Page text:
Study takes a critical look at the response to adult victims of sexual assault

Click here to view a PDF version of the report


(Concord, NH) - On Monday February 28, 2011 a press conference was held at the Attorney General’s office in Concord to discuss the findings of a new study titled “The Reality of Sexual Assault in New Hampshire.”  This report was compiled by the Research Committee of the Governor's Commission on Domestic and Sexual Violence. The exploratory study was designed to examine how the criminal justice system responds to adult female victims of sexual assault. The report shows that misinformation, myths and stereotypes about what is “real rape” or who is a real or deserving victim plays a major role in the outcome of an adult sexual assault case. The further away from the “classic” perception of a victim, the less likely we are to find a positive outcome for the victim of a sexual assault in the criminal justice system. Only 13 out of 344 offenders (3%) were known to be convicted or pled guilty, according to information available from law enforcement for 2006. During the process of interviewing professionals from different disciplines it became clear that everyone is frustrated with the limitations of the current response.

Snapshot of Findings
I. Rapes don’t get prosecuted because of public misperceptions.
Jurors attitudes reflect public misperception of the reality of adult female sexual assault and thus make it difficult, if not impossible, to successfully prosecute these cases. Public opinion and lack of knowledge impacts the ability to successfully prosecute adult female sexual assault cases and decisions about whether to bring cases forward.
II. Different system goals hinder responses to victims.
There is a lack of consistent collaboration among the various disciplines responding to adult female sexual assaults. The responses of interviewees showed the ways in which different parts of the system have different goals and a different focus.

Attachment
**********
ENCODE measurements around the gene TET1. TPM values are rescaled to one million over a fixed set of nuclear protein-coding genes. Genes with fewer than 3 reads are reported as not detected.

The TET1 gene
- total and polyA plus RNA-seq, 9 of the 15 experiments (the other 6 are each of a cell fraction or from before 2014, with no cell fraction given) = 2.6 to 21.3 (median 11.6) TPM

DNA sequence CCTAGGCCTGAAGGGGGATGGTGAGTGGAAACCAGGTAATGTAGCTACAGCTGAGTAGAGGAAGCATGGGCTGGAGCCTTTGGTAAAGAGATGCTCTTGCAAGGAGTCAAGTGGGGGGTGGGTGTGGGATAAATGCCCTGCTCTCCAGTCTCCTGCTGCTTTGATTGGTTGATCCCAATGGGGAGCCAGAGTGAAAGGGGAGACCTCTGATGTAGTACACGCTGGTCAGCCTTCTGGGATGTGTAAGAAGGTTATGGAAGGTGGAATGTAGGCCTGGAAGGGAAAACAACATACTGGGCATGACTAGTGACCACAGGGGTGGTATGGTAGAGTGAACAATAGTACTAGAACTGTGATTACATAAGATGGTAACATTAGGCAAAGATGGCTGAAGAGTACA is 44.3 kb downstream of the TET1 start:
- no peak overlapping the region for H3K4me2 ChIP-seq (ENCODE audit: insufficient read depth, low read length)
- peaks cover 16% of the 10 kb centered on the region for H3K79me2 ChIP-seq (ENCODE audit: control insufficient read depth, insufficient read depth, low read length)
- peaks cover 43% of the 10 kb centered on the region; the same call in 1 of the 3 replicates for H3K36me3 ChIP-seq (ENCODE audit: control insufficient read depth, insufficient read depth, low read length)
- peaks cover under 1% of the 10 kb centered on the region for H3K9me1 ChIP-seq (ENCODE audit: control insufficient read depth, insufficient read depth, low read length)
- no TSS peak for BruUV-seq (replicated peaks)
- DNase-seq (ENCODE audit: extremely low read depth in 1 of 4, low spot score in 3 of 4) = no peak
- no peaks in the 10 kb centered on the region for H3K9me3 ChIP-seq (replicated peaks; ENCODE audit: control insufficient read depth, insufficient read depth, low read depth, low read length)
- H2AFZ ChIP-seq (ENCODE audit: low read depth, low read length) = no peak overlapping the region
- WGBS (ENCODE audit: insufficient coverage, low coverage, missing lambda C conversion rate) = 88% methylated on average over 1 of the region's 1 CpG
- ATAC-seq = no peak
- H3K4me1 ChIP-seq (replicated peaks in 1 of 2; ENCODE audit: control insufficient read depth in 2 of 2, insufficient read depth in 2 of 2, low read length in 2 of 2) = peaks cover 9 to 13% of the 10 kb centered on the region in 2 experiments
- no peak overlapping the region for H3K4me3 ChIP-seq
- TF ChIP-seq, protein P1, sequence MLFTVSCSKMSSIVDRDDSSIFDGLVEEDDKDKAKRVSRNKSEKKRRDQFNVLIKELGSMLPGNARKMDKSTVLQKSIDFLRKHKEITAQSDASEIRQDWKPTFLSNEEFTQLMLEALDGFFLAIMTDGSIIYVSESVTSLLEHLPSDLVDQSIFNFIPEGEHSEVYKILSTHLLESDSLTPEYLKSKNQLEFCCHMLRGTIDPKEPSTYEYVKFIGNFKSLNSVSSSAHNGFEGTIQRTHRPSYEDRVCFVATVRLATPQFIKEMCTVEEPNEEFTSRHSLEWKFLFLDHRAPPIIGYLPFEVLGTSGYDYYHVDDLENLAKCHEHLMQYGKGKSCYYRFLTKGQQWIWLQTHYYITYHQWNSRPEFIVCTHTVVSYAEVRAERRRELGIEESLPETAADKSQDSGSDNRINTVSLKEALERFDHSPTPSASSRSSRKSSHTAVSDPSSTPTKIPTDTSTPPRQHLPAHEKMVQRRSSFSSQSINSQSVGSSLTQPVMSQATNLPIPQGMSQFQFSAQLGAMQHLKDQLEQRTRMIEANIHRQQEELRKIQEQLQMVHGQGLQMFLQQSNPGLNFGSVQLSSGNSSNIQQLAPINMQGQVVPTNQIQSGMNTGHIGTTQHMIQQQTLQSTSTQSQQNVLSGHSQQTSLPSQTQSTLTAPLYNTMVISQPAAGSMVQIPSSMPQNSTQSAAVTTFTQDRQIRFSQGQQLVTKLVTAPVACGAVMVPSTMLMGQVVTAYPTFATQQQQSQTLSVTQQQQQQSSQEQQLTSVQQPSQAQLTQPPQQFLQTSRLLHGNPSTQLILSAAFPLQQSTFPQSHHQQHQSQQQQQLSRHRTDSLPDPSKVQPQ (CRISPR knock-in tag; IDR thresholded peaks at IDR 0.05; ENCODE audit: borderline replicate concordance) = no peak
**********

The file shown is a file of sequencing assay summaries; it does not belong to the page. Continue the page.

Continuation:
III. Real rape? Deserving victims?
There are inconsistent and ineffective responses to adult female sexual assault across the state.
The professionals interviewed understand the complexity of victim reactions, but everyone agrees that “the system” as a whole still endorses stereotypes about “real rape” or “deserving victims”.
IV. The system is broken.
The criminal justice system is not designed to respond to the challenges of adult female sexual assault cases. Interviewees across disciplines agreed that a new approach is needed to effectively deal with adult female sexual assault cases.

Grace Mattern the Coalition’s Executive Director says the impact of the public’s attitude toward sexual assault victims is very important, “If you ask someone if they support victims of sexual assault their answer is most likely going to be yes. However if you examine the public’s reactions to specific cases of sexual assault, in particular the victim blaming responses, you will see there is a major disconnect to that so called support” said Mattern. “The further away from the “classic” perception of a victim, the less likely we are to find a positive outcome for the victim of a sexual assault in the criminal justice system.”

Attorney General Michael Delaney talked about the need to act now in responding to the recommendations in the report, “As Attorney General, I recognize that during these tough economic times, resources are limited and it is difficult to take on more initiatives, but the fact that the study data showed that that only 3% of the adult sexual assault cases reported to law enforcement in 2006 resulted in a conviction or plea is unacceptable.”  He added that there are several projects underway to address the recommendations in the report. That includes the Sexual Assault Resource Team (SART) initiative which is housed by the Attorney General’s office. The goal of the SART project is to increase the successful prosecution of cases of adult sexual assault in NH through the development and sustainability of victim-centered SARTs. The Attorney General’s office has made this a priority and encourages all law enforcement agencies in the state to get involved in the process.

For more information or to receive a hard copy of this report contact the New Hampshire Coalition Against Domestic and Sexual Violence at 603-224-8893.

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